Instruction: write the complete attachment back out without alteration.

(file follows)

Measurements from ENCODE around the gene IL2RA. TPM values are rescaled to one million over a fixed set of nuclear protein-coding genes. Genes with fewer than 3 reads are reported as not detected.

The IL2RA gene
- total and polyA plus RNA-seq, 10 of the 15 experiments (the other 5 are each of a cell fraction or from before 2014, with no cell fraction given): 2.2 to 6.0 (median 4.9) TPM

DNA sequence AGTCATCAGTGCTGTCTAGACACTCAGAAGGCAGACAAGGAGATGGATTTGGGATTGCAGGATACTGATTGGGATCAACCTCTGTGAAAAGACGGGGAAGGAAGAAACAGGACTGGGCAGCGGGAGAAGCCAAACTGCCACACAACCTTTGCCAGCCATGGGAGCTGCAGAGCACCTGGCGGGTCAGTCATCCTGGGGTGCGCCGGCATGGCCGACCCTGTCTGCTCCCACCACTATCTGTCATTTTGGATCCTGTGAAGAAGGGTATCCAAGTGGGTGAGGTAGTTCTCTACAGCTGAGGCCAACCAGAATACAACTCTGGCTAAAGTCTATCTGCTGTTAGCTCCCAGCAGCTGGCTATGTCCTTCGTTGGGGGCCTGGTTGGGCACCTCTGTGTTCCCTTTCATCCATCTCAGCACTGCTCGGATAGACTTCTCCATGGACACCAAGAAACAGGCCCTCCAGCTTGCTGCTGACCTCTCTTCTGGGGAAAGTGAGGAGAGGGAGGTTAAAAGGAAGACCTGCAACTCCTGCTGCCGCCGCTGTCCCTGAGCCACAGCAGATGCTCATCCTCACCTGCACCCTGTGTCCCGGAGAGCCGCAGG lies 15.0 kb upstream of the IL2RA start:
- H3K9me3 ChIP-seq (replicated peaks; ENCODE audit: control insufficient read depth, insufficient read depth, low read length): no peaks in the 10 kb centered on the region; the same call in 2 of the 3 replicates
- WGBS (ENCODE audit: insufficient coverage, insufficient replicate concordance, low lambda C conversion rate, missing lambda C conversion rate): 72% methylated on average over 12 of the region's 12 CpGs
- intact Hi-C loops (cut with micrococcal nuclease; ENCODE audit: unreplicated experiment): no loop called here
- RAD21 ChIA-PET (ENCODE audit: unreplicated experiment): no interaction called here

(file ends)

Measurements from ENCODE around the gene IL2RA. TPM values are rescaled to one million over a fixed set of nuclear protein-coding genes. Genes with fewer than 3 reads are reported as not detected.

The IL2RA gene
- total and polyA plus RNA-seq, 10 of the 15 experiments (the other 5 are each of a cell fraction or from before 2014, with no cell fraction given): 2.2 to 6.0 (median 4.9) TPM

DNA sequence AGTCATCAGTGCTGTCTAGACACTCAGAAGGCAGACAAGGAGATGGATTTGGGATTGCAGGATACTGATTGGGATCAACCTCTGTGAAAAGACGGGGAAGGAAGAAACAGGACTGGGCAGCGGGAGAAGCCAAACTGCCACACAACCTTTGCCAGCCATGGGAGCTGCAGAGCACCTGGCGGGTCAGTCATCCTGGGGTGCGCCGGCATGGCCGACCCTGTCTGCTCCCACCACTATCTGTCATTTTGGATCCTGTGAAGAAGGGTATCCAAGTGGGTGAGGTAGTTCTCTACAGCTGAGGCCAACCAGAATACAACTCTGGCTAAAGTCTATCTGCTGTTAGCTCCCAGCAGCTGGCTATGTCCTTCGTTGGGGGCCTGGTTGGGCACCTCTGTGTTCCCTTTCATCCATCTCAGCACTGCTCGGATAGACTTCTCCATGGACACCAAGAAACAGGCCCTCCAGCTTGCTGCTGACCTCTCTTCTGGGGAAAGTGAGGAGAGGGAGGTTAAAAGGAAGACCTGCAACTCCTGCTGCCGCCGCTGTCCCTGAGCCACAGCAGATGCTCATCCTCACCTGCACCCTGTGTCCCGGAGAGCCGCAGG lies 15.0 kb upstream of the IL2RA start:
- H3K9me3 ChIP-seq (replicated peaks; ENCODE audit: control insufficient read depth, insufficient read depth, low read length): no peaks in the 10 kb centered on the region; the same call in 2 of the 3 replicates
- WGBS (ENCODE audit: insufficient coverage, insufficient replicate concordance, low lambda C conversion rate, missing lambda C conversion rate): 72% methylated on average over 12 of the region's 12 CpGs
- intact Hi-C loops (cut with micrococcal nuclease; ENCODE audit: unreplicated experiment): no loop called here
- RAD21 ChIA-PET (ENCODE audit: unreplicated experiment): no interaction called here